Following our last blog post on decision of Peter B. Cozzi Professional Corporation v. Szot, 2019 ONSC 1274 (CanLII) (read my analysis of the original decision here), the appellant subsequently brought a motion seeking a charging order over the proceeds of the After the Event (ATE) policy, a policy of insurance which insulates a plaintiff from an adverse cost award when unsuccessful in litigation, which were the subject of the original application.
The application judge ruled that the relief sought through the motion was essentially the same relief as the earlier application. As such, the motion was dismissed as an impermissible collateral attack, precluded by the issue estoppel and abuse of process. Additionally, the application judge found that, in any event, the appellant did not meet the test to obtain a charging order.
The appellant appealed both the application and motion orders to the Court of Appeal.
The issues on appeal were as follows:
1. Did the application judge err in finding the CFA to be unenforceable?
2. Did the application judge err in dismissing the applicant’s motion for a charging order?
Writing for a panel including Justices David Brown and Mahmud Jamal, Justice Eileen Gillese of the Court of Appeal upheld the application judge’s decision that the CFA was unenforceable, confirming that the CFA was not fair, reasonable or in the plaintiff’s best interest where his litigation guardian was not present when he entered into it.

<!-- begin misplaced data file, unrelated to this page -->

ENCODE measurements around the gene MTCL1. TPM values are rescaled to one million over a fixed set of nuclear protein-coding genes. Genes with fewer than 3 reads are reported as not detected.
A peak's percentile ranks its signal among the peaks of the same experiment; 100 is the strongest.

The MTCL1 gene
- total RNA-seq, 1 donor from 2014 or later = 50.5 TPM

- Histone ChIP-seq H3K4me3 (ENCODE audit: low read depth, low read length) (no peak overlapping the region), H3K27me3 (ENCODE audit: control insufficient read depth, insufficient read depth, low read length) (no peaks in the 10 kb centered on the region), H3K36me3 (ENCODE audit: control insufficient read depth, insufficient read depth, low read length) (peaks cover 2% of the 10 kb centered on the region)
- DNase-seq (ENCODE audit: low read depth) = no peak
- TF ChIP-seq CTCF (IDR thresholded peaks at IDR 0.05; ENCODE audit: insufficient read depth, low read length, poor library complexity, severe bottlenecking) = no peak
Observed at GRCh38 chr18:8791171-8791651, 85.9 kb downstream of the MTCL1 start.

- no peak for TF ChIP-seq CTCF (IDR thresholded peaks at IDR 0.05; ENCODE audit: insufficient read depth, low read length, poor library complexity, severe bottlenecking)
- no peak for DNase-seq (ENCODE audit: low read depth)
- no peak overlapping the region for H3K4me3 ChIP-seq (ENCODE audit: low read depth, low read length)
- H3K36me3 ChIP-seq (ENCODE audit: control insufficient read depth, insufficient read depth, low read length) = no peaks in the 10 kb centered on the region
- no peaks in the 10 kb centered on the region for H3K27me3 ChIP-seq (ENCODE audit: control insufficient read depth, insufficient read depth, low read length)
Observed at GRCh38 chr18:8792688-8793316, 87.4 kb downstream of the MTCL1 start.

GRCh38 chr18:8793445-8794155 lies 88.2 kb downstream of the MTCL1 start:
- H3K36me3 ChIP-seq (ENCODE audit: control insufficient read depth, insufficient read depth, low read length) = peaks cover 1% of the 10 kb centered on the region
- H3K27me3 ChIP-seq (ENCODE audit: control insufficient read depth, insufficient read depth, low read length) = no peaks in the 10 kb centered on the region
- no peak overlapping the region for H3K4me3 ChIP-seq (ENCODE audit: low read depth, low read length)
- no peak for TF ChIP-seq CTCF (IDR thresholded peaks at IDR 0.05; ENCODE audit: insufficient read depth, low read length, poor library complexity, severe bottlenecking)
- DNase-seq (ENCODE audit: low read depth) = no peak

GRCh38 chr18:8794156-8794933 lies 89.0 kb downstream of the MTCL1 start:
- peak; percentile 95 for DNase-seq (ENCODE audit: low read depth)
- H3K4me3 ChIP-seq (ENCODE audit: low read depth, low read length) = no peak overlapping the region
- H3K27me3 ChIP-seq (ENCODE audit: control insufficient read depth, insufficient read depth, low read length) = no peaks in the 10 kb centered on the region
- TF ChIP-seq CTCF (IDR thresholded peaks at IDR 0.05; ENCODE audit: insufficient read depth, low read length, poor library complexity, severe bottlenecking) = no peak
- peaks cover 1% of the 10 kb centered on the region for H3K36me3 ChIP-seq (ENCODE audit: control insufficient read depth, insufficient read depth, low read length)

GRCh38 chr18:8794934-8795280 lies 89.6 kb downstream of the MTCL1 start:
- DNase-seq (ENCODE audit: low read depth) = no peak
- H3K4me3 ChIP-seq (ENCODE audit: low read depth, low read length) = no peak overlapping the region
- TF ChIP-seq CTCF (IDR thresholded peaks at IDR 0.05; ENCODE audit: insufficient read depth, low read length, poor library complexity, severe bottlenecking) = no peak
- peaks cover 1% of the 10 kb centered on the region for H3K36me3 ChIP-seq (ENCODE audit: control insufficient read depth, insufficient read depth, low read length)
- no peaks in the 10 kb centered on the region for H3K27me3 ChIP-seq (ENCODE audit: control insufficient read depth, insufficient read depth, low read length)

Secondly, the Court agreed with the application judge in that the appellant had failed to meet the test for a charging order.
In order to obtain a charging order, a lawyer must demonstrate that:
i. the fund or property is in existence at the time the order is granted;
ii. the property was “recovered or preserved” through the instrumentality of the solicitor; and
iii. there must be some evidence that the client cannot or will not pay the lawyer’s fees.
The Court confirmed that the ATE Policy proceeds were not the “fruits of the litigation” as the plaintiff had actually recovered nothing. Since no property was recovered or preserved in the proceeding, there could be no charging order. Additionally, the appellant was not instrumental in the recovery of the proceeds where he simply acted as an intermediary to sell his client an insurance policy.
As the plaintiff is the only beneficiary to an ATE policy, it is their decision how the proceeds are paid. Typically, where a plaintiff executes a contingency fee agreement (CFA), the terms of an ATE policy will attach to it. Although the plaintiff executed a CFA assigning the proceeds of the policy to his lawyer, the plaintiff clearly lacked capacity rendering the CFA unenforceable. As a result, the appellant lawyer had no entitlement to the proceeds. The Court of Appeal was critical of the appellant, noting that it would offend the principles of fairness and justice to reward him for entering into a CFA and brokering an insurance contract where he did not act fairly or reasonably.
It is also important to note that, although the cross-application of the defendant’s insurer was not appealed, the application decision confirms that defendants and/or their insurers have no entitlement to the proceeds of an ATE policy, even where there is a costs award in their favour.